How to deal with the logicbros: Ben Burgis' Give Them an Argument

Type
Review
Category
Politics

Anyone of a leftist disposition who spends long enough on the internet will sooner or later encounter the online figure that has come to be known as logicbro. There he is (for he’s almost always a he), accusing you of being ‘factually incorrect’, urging you to ‘get your facts straight’, and asserting that you are ‘emotionally driven and therefore prone to making sloppy mistakes’.

Logic and the Left
Moon
Type
Essay
Category
Culture

The last space waltz?

On 21 July 2011, forty-two years and one day after the Apollo 11 Moon landing, NASA’s space shuttle program – a program that had spanned three decades – concluded with the final return trip of Atlantis from the International Space Station (ISS). It felt like the end of an era – and it was.

Gender Spectrum Collection
Type
Article
Category
LGBTIQ

Transforming the law in Victoria – and what you can do to help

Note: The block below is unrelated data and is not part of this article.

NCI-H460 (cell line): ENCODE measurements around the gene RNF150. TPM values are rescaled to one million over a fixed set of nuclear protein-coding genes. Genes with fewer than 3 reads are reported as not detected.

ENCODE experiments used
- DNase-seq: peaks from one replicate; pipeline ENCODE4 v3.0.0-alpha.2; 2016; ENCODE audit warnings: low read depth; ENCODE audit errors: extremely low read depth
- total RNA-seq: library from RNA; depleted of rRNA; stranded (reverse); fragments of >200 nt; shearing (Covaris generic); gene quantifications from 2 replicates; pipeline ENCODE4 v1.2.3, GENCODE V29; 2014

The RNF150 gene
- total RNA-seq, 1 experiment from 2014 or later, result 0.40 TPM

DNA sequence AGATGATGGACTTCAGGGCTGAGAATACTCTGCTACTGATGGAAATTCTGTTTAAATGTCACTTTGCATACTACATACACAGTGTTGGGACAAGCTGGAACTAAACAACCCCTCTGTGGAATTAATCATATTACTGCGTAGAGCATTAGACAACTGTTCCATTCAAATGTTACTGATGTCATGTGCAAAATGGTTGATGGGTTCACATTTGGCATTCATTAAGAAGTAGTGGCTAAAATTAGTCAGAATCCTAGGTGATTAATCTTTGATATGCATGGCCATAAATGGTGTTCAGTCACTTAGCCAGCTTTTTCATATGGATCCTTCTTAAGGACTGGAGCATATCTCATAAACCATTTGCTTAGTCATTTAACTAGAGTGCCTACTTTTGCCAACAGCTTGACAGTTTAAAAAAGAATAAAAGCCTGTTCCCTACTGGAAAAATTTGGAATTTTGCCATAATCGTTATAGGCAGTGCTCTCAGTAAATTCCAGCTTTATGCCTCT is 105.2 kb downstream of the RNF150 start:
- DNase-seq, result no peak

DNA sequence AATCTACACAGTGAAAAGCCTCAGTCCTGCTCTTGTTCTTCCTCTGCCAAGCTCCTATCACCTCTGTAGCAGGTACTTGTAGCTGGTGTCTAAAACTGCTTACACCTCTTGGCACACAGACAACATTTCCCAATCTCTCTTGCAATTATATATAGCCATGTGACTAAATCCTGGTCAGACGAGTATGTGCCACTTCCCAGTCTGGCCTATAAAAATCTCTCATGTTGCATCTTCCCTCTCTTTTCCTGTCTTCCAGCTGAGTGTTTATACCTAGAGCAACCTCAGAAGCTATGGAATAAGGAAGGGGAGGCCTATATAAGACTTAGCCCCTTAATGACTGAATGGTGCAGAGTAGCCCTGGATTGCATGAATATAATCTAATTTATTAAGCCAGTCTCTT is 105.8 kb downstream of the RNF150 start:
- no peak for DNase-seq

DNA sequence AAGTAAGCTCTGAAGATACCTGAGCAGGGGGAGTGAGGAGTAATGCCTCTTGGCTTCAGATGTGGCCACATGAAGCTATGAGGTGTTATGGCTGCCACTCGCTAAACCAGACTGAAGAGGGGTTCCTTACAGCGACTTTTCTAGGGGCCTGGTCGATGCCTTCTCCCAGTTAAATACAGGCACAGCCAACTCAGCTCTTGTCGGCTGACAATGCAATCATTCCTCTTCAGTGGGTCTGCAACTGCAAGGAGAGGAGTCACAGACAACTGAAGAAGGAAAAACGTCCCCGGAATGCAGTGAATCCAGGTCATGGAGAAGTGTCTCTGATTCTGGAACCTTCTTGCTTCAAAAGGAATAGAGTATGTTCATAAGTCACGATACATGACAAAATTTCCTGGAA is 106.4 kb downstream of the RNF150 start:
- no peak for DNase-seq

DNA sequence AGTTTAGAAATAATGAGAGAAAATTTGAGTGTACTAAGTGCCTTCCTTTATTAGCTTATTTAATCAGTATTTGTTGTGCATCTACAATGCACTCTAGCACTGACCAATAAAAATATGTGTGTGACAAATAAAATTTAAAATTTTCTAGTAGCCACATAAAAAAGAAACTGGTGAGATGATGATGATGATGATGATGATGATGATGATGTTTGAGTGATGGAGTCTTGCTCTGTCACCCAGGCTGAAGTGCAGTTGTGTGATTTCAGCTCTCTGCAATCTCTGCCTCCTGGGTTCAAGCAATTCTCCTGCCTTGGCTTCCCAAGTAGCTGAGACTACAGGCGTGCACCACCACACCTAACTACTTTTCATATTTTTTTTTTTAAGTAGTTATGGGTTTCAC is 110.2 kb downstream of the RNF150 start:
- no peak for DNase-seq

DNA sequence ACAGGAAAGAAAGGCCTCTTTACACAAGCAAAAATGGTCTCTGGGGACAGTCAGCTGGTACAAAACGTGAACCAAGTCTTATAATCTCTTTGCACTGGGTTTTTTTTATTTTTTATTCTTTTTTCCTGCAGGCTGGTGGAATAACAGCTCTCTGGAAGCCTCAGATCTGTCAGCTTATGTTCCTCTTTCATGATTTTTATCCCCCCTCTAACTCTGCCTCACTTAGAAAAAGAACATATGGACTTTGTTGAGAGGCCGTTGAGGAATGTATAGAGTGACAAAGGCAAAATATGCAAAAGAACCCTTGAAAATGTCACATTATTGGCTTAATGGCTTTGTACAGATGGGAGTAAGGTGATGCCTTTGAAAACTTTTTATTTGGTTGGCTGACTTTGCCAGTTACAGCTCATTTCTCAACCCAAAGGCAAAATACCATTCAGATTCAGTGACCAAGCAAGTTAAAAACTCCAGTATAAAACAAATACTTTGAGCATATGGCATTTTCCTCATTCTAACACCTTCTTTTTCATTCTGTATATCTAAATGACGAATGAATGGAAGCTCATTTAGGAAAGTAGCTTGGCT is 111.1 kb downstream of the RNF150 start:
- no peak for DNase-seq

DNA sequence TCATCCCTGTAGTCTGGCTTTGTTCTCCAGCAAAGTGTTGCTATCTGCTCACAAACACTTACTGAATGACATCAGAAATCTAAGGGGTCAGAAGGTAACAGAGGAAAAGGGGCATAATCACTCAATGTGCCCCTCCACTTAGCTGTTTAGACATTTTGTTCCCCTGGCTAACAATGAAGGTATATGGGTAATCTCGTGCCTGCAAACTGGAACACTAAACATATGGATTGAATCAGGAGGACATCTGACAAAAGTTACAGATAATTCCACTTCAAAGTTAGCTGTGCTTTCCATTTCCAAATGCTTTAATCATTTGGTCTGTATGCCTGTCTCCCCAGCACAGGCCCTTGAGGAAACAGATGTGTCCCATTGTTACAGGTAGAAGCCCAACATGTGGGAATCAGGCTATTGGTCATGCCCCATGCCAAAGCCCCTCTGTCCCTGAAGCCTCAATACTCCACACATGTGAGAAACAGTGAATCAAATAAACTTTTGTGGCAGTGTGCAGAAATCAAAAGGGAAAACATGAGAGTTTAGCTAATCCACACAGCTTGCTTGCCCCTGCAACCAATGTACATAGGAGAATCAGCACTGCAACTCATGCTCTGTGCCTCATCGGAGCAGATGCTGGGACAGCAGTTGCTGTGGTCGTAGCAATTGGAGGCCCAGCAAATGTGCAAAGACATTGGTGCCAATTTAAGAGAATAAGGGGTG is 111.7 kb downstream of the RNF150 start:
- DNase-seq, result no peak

On 14 July 2019, the trans and gender-diverse community and our allies rallied to show support for the Births, Deaths and Marriages Registration Amendment Bill 2019. If passed, the proposed law will allow trans and gender-diverse people born in Victoria to change their birth certificates to reflect their gender identity without first undergoing surgery to their reproductive organs.

Sally Rooney
Type
Article
Category
Publishing
Writing

We are all Sally Rooney

I’m a huge fan of Rooney’s work. But the things I love about her books are not the universal, the relate-able, the newsworthy. It is the way she brings her unique voice, worldview, political ideology and lived experience to the page.

Brauron
Type
Article
Category
Gender
youth

The wildness of girlhood

There is a period in many little girls’ lives, around the age of ten, where they go completely wild. Not in the sense of Girls Gone Wild, which depressingly clogs up the search results, but in the most natural sense of the word – feral and free.

Animalia_crop
Type
Review
Category
Reading

July in fiction

As wild and genre-bending and hellacious as her prose is, though, Emanuel’s novel can be placed alongside things we have read: James Joyce’s Ulysses, Samuel Beckett’s body of work, and, more locally, Jack Cox’s Dodge Rose. But while Cox’s debut was lauded in the Guardian and the Saturday Paper, described variously as exciting, original, and brilliant, critical responses to Emanuel seem strangely subdued.